According to Weill Cornell Medicine researchers, inhibiting a critical signaling route in brain-resident immune cells may reduce brain inflammation and hence halt the progression of the disease in Alzheimer’s and other neurodegenerative disorders. The results indicate that new therapeutic techniques against neurodegenerative disorders, which are quite frequent in older persons and for whom there are currently no effective disease-modifying medicines.
Inflammation of the brain, particularly through the activation of immune cells termed microglia, has prolonged been recognized as a prevalent characteristic of neurodegenerative disorders. Another common feature of these illnesses is the growth of aberrant, thread-like aggregates—“tangles”—of a neuronal protein called tau.
The researchers found that tau tangles assist drive inflammatory activation of microglia through a multifunctional signaling route termed the NF-κB pathway in their study. The research was published on April 12th, 2022, in the Nature Communications journal. In a tau-based Alzheimer’s mouse model, inhibiting microglial NF-κB signaling substantially pulled the immune cells out of their inflammatory state and corrected the mice’s learning and memory difficulties.
Our findings suggest restraining overactive NF-κB may be a good therapeutic strategy in Alzheimer’s and other tau-mediated neurodegenerative diseases.”
Dr Li Gan, Director, Helen and Robert Appel Alzheimer’s Disease Research Institute
Dr Li was also a Burton P. and the Judith B. Resnick Distinguished Professor in Neurodegenerative Diseases in the Feil Family Brain and Mind Research Institute at Weill Cornell Medicine.
In Alzheimer’s, Parkinson’s, Pick disease, progressive supranuclear palsy, frontotemporal dementia, and many other neurodegenerative illnesses, tau tangles are detected within neurons in affected brain regions.
Investigations have demonstrated that tangles can stimulate the production of additional tangles when inserted into animal brains, causing a chain reaction in which the tangles expand to other brain regions. Autopsy investigations in Alzheimer’s disease and other “tauopathies” show that the spread of tangles closely follows the progression of the disease.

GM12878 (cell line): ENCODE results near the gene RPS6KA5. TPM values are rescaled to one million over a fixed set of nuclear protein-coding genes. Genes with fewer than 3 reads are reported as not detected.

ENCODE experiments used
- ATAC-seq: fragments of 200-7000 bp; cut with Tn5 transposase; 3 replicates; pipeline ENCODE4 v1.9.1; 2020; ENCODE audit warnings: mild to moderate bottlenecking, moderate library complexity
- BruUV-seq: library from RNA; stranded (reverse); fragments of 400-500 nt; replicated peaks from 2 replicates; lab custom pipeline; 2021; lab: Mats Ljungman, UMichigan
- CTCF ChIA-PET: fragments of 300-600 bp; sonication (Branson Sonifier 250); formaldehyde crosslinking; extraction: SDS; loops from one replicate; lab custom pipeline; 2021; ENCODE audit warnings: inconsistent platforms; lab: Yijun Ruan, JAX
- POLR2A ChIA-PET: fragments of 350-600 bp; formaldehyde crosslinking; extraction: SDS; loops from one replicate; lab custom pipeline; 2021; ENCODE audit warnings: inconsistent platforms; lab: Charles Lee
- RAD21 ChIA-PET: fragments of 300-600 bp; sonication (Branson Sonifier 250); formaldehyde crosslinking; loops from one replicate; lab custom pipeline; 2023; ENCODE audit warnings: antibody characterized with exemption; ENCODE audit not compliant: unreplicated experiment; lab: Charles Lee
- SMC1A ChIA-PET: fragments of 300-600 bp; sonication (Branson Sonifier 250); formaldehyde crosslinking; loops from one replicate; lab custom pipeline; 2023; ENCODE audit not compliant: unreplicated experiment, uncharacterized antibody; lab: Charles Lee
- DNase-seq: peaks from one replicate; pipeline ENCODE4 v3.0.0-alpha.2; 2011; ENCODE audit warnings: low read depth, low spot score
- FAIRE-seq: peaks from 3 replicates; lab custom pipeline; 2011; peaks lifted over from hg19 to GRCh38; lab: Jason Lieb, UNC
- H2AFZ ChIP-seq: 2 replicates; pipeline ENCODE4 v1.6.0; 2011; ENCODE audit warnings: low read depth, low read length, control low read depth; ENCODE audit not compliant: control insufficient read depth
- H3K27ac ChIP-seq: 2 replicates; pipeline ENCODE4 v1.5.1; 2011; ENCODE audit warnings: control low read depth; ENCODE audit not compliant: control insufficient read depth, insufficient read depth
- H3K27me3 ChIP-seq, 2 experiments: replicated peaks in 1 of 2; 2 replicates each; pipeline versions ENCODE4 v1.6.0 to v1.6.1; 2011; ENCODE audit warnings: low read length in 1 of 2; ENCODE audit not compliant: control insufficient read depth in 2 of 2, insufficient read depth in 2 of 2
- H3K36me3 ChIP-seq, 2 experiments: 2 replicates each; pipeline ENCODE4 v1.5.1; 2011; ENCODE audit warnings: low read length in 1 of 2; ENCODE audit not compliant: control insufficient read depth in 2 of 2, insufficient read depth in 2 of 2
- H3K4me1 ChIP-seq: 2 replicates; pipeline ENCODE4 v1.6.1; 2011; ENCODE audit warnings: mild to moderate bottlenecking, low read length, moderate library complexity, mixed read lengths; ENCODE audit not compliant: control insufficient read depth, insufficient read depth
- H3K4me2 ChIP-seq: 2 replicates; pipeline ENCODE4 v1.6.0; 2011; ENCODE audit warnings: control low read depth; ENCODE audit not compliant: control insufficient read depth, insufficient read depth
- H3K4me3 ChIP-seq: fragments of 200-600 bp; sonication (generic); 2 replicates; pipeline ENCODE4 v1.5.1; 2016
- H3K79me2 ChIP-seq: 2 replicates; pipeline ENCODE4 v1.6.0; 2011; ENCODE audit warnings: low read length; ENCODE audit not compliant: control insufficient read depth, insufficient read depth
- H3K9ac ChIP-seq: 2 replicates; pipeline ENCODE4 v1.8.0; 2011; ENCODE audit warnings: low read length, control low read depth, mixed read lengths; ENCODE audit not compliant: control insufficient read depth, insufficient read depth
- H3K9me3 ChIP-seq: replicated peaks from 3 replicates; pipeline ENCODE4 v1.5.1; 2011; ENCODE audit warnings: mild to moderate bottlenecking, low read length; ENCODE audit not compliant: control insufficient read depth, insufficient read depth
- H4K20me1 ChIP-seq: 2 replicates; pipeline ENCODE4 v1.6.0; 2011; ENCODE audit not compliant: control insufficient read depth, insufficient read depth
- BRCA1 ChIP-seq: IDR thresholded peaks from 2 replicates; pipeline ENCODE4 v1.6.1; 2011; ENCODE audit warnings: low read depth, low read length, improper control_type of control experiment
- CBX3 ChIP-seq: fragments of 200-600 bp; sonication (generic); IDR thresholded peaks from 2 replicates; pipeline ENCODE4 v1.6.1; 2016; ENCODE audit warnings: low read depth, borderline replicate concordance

The specific involvement of tangles in brain cell death has never been determined. Prior research has revealed that tau tangles engage with microglia in a way that causes them to become inflammatory and disease-associated.
The microglia, which ordinarily try to eat the tau tangles, become ineffective in this inflammatory state. Much of the tau is cleared away from the microglia in forms that prefer to establish new tangles rather than being digested.
Dr Gan and her colleagues discovered evidence in cell culture and mouse tests that tau tangles push microglia into this disease-linked inflammatory state by triggering the NF-κB signaling pathway.
They demonstrated that keeping the NF-κB pathway hyperactive in microglia improved the seeding and propagation of tangles, which promote additional NF-κB activation, in an Alzheimer’s mouse model with tau-tangles mostly driven by seeded tau. Shutting down NF-κB, on the other hand, stopped the vicious loop and significantly reduced the spread of the tangles.
The researchers demonstrated that inactivating microglial NF-κB switched the microglia nearly completely out of their inflammatory, disease-associated condition, regaining a much more normal cell structure and gene activity pattern in some other tau animal models with tau tangles produced in aged neurons.
This change, which prevents microglia from disgorging harmful tau seeds, protected the mice from developing important cognitive and memory problems in this scenario.
“Taken together, our experiments suggest that tau’s toxic effects on cognition require microglial NF-κB signaling,” said co-senior author Dr Wenjie Luo, associate professor of research in neuroscience in the Appel Alzheimer’s Disease Research Institute and the Feil Family Brain and Mind Research Institute at Weill Cornell.
Many experimental Alzheimer’s therapies have tried to slow or stop the progression of the disease by attacking amyloid plaques and, more recently, tau tangles over the last two decades. All of these attempts have so far underperformed in large-scale clinical studies. According to Dr Gan, the latest discoveries suggest that future treatments targeting hyperactive microglial NF-κB signaling may have a better chance of success.
Her lab is now conducting an additional study to learn more about how microglial NF-κB signaling, which impacts the activity of hundreds of other microglial genes, damages neurons and causes cognitive and memory problems. The researchers will look into how to control certain components of hyperactive NF-κB signaling without compromising the immune cells’ normal function in the brain.
Wang, C., et al. (2022) Microglial NF-κB drives tau spreading and toxicity in a mouse model of tauopathy. Nature Communications. doi.org/10.1038/s41467-022-29552-6.